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Dears

The Dears have a lot in common with Arcade Fire. Both bands are from Montreal. Both are led by a husband-and-wife team. Both make powerful, emotional indie pop. And both are critics’ favorites. In other ways, the bands couldn’t be more different. Arcade Fire is childlike — both in their gleeful sing-alongs and in their lyrical concerns (dealing with parents, etc.). The Dears are adult — both in Murray Lightburn’s mournful, Thom Yorke–like singing, and in his lyrical concerns (being a parent, money troubles, racism, losing his religious faith).

The Dears formed in 1995, about eight years before Arcade Fire, four years before Broken Social Scene (with whom the Dears have shared members at one time or another), and three years before Metric. If it hadn’t been for some major lineup shakeups that set them back, the Dears might have been as famous as the other Canadians who dominate the indie world these days. More so, perhaps.

Despite their dramatic touches and heavy themes, Lightburn’s songs are relatively simple and accessible. Even the song “Whites Only Party,” from the 2006 album Gang of Losers, doesn’t hit you over the head with its hot-button topic. If you weren’t paying close attention, you might hear its shuffling beat and the line “We ain’t here to steal your women/ Well, at least that wasn’t the plan” and think this was a carefree party song. The band’s latest, Missiles, is mostly a more-somber affair, but the opening track, “Disclaimer,” has the kind of grandeur we associate with stadium-fillers like U2.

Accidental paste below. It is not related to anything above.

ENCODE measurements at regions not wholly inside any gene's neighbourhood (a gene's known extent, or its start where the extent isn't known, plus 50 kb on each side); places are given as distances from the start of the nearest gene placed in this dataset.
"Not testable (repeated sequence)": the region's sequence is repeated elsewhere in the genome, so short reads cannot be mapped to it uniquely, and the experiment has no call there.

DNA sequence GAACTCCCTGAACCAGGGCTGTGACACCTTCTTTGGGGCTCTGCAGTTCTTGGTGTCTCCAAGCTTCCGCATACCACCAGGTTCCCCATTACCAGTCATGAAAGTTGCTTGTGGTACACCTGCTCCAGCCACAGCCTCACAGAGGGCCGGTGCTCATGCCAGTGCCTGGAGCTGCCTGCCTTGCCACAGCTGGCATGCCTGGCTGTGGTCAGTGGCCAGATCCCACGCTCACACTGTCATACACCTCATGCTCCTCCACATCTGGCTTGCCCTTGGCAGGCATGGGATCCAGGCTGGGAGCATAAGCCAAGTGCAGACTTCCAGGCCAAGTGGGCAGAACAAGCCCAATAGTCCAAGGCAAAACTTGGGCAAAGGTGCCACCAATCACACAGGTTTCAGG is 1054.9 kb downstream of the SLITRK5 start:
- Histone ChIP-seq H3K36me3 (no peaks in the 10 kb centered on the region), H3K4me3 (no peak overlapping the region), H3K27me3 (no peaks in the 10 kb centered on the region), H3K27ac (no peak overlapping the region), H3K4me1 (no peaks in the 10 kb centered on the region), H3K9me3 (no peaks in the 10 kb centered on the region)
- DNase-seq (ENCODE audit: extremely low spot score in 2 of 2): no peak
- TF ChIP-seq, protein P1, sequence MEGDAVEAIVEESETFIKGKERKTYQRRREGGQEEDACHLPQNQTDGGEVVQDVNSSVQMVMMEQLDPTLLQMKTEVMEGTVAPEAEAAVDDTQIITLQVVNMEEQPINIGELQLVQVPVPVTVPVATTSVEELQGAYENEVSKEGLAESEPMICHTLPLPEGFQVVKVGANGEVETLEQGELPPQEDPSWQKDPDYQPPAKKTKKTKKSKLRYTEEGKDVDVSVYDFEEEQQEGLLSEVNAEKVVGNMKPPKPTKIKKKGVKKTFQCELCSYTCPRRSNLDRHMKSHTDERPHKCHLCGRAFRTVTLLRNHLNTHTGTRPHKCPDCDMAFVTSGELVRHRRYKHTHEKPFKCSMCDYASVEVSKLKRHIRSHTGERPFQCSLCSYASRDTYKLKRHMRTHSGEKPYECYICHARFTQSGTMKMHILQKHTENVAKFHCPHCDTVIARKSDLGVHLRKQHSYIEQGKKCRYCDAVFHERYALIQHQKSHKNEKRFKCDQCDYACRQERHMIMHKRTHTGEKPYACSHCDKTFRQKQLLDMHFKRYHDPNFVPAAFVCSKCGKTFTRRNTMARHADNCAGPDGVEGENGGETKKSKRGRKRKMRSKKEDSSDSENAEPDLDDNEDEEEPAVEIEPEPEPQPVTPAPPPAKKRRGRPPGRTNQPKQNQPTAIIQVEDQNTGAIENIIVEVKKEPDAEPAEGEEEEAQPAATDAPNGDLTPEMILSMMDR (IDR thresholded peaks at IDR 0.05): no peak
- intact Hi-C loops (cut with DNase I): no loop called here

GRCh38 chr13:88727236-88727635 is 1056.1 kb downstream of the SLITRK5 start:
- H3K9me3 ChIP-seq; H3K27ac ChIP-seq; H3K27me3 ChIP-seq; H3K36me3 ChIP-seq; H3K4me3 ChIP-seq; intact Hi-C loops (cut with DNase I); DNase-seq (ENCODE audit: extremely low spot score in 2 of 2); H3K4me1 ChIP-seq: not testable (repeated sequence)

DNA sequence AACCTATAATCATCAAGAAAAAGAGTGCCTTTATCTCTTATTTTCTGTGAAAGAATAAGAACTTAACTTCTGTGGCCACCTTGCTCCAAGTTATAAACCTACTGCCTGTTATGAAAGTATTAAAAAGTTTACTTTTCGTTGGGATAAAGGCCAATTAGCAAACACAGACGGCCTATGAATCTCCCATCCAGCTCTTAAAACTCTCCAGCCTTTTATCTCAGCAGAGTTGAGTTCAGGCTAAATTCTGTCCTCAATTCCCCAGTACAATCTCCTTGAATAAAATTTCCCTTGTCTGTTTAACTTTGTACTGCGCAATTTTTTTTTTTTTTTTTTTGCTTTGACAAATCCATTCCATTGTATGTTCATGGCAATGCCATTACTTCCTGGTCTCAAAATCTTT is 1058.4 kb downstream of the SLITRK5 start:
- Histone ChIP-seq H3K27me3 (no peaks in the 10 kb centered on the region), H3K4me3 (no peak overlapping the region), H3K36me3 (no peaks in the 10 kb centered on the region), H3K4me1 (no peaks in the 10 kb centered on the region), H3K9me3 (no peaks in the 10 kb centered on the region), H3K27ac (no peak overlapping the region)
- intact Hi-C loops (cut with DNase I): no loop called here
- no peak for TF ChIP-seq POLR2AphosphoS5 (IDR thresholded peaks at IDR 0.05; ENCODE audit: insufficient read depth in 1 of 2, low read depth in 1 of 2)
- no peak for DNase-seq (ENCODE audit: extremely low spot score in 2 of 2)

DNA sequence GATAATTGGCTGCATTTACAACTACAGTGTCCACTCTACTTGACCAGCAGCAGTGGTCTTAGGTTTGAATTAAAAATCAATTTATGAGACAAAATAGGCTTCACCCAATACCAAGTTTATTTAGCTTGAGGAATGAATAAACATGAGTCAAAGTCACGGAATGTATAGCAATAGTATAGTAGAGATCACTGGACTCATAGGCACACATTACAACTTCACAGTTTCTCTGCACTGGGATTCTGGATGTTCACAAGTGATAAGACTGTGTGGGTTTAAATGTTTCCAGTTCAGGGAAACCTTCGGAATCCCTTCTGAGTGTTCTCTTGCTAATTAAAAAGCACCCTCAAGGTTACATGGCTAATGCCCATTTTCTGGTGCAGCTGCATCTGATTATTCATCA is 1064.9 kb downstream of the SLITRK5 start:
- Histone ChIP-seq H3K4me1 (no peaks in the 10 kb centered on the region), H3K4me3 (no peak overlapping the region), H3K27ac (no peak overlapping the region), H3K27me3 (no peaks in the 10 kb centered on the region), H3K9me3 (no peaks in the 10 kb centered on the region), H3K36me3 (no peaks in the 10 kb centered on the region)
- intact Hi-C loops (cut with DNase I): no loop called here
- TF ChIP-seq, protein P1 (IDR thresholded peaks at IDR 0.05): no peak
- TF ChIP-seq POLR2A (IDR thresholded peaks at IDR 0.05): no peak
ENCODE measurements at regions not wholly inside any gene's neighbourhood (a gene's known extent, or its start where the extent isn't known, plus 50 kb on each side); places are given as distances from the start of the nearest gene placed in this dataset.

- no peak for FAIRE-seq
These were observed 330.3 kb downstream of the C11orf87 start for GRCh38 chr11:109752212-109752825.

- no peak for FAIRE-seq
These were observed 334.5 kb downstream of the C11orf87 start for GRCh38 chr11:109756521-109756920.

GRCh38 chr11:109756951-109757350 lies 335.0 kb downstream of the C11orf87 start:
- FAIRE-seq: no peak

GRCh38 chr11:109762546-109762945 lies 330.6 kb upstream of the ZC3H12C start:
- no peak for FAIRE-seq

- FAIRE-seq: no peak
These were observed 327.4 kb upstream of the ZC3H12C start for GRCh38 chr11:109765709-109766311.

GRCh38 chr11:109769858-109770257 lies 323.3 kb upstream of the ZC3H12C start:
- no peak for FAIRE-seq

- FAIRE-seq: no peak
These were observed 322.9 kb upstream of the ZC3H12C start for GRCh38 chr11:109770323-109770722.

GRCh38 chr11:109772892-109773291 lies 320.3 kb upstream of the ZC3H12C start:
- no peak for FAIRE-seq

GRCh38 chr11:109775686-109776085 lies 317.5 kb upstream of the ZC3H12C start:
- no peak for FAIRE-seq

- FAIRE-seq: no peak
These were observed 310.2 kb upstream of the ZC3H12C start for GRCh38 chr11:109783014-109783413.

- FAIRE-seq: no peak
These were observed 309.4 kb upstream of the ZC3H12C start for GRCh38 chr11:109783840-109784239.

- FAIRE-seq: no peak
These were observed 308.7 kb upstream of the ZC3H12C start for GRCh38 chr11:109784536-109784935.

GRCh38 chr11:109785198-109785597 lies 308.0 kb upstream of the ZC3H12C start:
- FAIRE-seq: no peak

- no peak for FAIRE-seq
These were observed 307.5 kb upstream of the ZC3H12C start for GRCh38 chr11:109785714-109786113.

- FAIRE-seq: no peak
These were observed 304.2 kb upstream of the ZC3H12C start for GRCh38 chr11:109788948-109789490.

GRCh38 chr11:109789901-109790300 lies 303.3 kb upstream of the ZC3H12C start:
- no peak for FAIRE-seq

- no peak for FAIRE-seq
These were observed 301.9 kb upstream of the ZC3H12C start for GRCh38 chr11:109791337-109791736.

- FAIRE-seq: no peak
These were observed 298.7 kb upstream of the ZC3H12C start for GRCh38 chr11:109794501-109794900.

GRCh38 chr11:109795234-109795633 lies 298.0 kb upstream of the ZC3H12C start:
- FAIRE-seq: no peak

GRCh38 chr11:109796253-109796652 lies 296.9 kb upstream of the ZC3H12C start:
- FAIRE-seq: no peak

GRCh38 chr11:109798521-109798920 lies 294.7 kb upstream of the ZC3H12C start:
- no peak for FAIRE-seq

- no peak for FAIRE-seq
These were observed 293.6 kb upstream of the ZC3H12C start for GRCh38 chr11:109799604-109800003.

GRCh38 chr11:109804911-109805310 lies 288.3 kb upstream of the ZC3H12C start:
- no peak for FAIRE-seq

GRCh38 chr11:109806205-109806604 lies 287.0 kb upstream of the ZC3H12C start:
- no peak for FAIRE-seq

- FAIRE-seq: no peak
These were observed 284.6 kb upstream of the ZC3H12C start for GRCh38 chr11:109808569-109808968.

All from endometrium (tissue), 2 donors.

DEARS: The Casbah, Friday, May 22, 8:30 p.m. 619-232-4355. $14.

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The Dears have a lot in common with Arcade Fire. Both bands are from Montreal. Both are led by a husband-and-wife team. Both make powerful, emotional indie pop. And both are critics’ favorites. In other ways, the bands couldn’t be more different. Arcade Fire is childlike — both in their gleeful sing-alongs and in their lyrical concerns (dealing with parents, etc.). The Dears are adult — both in Murray Lightburn’s mournful, Thom Yorke–like singing, and in his lyrical concerns (being a parent, money troubles, racism, losing his religious faith).

The Dears formed in 1995, about eight years before Arcade Fire, four years before Broken Social Scene (with whom the Dears have shared members at one time or another), and three years before Metric. If it hadn’t been for some major lineup shakeups that set them back, the Dears might have been as famous as the other Canadians who dominate the indie world these days. More so, perhaps.

Despite their dramatic touches and heavy themes, Lightburn’s songs are relatively simple and accessible. Even the song “Whites Only Party,” from the 2006 album Gang of Losers, doesn’t hit you over the head with its hot-button topic. If you weren’t paying close attention, you might hear its shuffling beat and the line “We ain’t here to steal your women/ Well, at least that wasn’t the plan” and think this was a carefree party song. The band’s latest, Missiles, is mostly a more-somber affair, but the opening track, “Disclaimer,” has the kind of grandeur we associate with stadium-fillers like U2.

DEARS: The Casbah, Friday, May 22, 8:30 p.m. 619-232-4355. $14.

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